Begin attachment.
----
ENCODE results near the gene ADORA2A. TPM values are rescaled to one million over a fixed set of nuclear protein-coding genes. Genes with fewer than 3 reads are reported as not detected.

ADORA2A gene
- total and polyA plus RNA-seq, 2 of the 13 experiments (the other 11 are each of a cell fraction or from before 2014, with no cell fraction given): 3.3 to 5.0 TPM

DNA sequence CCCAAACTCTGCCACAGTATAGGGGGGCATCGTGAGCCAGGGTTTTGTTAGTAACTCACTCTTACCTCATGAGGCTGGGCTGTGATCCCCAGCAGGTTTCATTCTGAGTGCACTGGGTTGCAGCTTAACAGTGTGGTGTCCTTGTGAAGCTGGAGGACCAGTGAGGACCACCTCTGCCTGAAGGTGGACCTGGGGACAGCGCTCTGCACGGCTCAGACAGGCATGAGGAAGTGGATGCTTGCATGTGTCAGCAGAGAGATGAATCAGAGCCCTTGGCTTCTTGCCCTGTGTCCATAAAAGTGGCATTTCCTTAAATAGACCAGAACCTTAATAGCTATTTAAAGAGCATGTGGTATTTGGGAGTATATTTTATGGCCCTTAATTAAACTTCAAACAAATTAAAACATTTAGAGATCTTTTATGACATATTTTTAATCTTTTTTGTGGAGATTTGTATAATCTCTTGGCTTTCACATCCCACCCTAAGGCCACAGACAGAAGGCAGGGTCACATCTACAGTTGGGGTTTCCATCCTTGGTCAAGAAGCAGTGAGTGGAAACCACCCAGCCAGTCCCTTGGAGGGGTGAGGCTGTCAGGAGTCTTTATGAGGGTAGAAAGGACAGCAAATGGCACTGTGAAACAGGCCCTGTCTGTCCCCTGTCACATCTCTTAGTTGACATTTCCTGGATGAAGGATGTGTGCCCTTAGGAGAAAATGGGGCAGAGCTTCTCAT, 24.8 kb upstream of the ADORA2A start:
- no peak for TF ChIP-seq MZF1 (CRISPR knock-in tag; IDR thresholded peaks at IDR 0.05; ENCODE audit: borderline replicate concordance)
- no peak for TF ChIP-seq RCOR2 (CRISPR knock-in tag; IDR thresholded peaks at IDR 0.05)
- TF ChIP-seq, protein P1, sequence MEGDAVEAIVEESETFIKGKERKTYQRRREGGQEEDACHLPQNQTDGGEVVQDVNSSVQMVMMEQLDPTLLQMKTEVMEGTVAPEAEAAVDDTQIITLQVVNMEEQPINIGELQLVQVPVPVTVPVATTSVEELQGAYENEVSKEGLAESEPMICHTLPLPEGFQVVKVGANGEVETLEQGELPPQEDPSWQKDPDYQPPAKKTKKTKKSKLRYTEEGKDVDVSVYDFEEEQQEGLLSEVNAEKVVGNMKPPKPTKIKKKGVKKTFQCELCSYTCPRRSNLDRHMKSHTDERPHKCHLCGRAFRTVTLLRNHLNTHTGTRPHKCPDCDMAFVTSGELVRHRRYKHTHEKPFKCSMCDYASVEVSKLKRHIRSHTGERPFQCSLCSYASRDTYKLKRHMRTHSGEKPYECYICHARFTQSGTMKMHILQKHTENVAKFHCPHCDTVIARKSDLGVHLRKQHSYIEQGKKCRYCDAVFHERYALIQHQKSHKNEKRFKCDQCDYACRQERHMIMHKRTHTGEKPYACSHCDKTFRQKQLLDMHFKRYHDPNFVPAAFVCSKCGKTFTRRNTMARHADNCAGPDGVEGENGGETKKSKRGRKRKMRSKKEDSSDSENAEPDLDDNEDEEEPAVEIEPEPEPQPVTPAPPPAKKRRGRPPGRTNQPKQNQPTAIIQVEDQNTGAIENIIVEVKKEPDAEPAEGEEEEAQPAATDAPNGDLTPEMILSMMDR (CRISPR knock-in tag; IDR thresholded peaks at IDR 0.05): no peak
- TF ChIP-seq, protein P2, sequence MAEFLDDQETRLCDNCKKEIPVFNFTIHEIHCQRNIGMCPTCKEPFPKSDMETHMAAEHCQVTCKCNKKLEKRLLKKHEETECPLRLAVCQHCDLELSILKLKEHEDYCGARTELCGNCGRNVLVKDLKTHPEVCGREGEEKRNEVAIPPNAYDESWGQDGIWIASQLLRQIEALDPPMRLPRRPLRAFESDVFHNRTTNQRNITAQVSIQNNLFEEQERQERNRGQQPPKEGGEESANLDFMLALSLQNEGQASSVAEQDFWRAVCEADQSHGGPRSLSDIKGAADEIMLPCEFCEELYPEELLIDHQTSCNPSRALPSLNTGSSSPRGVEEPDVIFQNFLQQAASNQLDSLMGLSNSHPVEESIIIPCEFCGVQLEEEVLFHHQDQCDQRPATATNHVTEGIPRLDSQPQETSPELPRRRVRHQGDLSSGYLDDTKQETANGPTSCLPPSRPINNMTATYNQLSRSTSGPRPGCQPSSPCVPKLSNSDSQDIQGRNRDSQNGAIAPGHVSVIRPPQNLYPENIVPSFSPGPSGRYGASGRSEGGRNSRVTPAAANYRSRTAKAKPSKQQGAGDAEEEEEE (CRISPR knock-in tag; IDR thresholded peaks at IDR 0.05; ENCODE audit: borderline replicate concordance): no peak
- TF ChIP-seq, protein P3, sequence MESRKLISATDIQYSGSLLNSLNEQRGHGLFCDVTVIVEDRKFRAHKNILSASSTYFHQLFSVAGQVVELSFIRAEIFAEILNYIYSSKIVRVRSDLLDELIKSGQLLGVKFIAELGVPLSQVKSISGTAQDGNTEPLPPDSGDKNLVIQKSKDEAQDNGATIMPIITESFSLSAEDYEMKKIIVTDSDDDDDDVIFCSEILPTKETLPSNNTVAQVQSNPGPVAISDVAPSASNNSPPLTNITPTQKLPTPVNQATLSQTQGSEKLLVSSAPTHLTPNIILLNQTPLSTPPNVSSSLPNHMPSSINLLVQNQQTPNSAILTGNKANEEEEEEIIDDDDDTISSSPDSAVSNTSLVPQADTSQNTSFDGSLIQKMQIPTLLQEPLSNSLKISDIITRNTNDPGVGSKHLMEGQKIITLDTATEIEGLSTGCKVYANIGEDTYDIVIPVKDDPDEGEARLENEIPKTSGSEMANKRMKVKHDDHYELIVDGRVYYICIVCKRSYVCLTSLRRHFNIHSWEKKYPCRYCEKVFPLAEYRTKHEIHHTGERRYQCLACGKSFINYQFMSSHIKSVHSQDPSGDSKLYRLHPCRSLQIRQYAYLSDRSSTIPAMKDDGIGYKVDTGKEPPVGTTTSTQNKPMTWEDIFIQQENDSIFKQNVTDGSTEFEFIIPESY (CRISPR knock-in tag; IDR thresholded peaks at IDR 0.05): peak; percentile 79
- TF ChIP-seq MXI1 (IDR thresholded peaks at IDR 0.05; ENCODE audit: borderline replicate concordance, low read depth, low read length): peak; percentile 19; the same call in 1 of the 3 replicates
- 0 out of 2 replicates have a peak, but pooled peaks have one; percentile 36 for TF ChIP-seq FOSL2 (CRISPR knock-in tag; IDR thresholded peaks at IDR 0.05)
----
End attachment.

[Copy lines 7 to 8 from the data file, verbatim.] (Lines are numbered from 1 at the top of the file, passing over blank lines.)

- TF ChIP-seq, protein P1, sequence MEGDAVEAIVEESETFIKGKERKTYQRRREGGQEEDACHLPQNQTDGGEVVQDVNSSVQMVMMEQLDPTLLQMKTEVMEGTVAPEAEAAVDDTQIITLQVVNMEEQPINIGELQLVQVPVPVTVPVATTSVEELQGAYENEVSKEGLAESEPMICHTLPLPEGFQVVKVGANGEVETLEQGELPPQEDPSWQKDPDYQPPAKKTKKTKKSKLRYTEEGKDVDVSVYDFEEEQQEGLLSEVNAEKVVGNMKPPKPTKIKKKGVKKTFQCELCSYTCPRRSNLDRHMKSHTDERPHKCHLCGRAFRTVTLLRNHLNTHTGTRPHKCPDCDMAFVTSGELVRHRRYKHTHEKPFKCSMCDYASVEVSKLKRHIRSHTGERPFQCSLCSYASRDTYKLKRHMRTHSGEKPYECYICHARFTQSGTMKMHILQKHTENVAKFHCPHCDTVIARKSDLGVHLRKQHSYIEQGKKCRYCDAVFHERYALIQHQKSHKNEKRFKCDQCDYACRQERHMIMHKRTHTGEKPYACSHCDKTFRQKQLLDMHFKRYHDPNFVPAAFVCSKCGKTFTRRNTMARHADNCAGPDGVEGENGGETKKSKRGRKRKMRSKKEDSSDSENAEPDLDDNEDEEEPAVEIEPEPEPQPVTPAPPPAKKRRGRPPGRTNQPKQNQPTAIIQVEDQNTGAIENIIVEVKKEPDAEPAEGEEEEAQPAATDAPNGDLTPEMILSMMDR (CRISPR knock-in tag; IDR thresholded peaks at IDR 0.05): no peak
- TF ChIP-seq, protein P2, sequence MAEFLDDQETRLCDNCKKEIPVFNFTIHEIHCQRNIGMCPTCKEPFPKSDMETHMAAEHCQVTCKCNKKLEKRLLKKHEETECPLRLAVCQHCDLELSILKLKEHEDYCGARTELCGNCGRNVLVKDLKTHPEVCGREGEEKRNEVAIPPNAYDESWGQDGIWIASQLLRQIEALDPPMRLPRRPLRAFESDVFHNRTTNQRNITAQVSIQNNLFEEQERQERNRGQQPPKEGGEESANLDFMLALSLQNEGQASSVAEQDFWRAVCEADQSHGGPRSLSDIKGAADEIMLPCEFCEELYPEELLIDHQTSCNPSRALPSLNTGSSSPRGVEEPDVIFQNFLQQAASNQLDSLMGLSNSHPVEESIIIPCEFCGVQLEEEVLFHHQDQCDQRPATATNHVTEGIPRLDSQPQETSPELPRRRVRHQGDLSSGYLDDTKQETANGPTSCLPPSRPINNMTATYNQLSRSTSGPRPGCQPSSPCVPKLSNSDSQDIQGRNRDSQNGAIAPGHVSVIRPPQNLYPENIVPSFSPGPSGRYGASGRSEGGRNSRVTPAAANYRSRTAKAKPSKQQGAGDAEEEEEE (CRISPR knock-in tag; IDR thresholded peaks at IDR 0.05; ENCODE audit: borderline replicate concordance): no peak